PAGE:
Monday, 29 February 2016

Snarky Humour, Lovable Protagonist: Only Wheat Not White by Varsha Dixit

Let me confess that I began reading Only Wheat Not White by Varsha Dixit with a lot of prejudice. Prejudice #1 - the genre. I am not a fan of romance, and the amount of mushiness and the forced happy endings drive me crazy. Prejudice #2 - the title. 'Only Wheat Not White' sounded too racist, too unsophisticated. But as I read, I enjoyed Dixit's writing. The snarky humour and the descriptions of Eila's clumsiness endeared me to the protagonist Eila Sood. In this month's 'romance-themed' reading challenge, this is in fact the one I enjoyed the most. 

Plot summary

Eila Sood has come on a six-month working stint to USA with an agenda of trying to reconcile her estranged family. Her sister Sheela married Steve, a Caucasian, against the wishes of her family. Eila has been sent to the USA with the clear instructions that she should not fall in love with any white man. Her mother makes her swear on "only wheat, not white". But on reaching the US, she realises that all is not well with her sister's marriage. At the same time, she starts falling for Brett Wright, a Caucasian with blue eyes who she bumps into at different points of her stay there. It is but natural to the genre that Eila and Brett must fall hopelessly in love and dare to go against her parents' wishes, and Eila should help solve some of the problems that exist in Sheela's life. 

Characterisation

I loved Eila Sood. A very believable character: gauche but hard-working and sincere, interfering but slightly scared about making decisions for herself... and a wonderful sense of humour that sustains the reading. In fact, descriptions of her constant gaucherie are what I loved the best about the book. Brett's character is not properly fleshed out. We predominantly hear Eila's voice, with Brett's POV getting just a few lines edgewise. The mother and the father, though, have not been given distinguishable personalities. There has been some effort in drawing interesting sketches of Sheela and Steve, but the impact isn't enough. All the effort has gone towards creating Eila.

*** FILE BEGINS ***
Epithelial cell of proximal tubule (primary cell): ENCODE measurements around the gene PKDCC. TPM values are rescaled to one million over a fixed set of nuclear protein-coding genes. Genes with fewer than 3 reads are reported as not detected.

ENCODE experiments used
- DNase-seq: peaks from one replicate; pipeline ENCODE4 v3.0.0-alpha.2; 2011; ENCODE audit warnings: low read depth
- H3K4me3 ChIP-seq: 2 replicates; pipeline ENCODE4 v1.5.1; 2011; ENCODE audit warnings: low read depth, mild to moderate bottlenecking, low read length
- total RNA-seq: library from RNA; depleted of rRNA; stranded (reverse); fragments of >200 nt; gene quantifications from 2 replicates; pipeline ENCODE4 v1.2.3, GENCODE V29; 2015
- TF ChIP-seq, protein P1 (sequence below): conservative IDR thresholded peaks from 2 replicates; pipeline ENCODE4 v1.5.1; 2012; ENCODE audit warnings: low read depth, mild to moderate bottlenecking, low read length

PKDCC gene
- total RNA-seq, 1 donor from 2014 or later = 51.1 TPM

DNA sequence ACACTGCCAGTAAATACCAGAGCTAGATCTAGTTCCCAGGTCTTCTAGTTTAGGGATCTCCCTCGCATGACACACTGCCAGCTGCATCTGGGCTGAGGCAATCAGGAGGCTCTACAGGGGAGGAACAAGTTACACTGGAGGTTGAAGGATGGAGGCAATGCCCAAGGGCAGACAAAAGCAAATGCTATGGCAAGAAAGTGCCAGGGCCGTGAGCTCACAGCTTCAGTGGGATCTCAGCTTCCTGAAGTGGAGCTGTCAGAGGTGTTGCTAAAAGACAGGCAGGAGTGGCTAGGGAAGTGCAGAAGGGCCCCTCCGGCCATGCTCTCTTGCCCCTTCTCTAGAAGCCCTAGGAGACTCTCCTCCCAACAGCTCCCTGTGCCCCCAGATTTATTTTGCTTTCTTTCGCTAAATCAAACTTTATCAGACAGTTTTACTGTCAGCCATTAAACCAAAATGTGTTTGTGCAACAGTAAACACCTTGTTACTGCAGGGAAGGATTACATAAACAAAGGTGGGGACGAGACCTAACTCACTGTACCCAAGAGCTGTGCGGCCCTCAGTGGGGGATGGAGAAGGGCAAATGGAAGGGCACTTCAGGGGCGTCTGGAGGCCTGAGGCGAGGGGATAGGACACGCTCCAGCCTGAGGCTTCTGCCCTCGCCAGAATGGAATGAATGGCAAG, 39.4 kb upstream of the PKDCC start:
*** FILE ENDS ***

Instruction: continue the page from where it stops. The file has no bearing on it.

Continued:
Problem areas

I have a few problems with Only Wheat Not White. #1 - Constant reference to Brett Wright as "the ogre" put me off. I don't think I got enough time to like him as Eila's potential lover. #2 - with a title that directly referred to racial problems between the Caucasian and the Indian, I expected a little bit of confrontation with the parents. Especially because the parents are present throughout the book as strong background characters. I also don't think the story does justice to the story of Sheela and Steve either - for example, how is it that they had never tried to sort their differences until Eila came over? 


I received this book as part of the Tornado Giveaway 2 by The Book Club.
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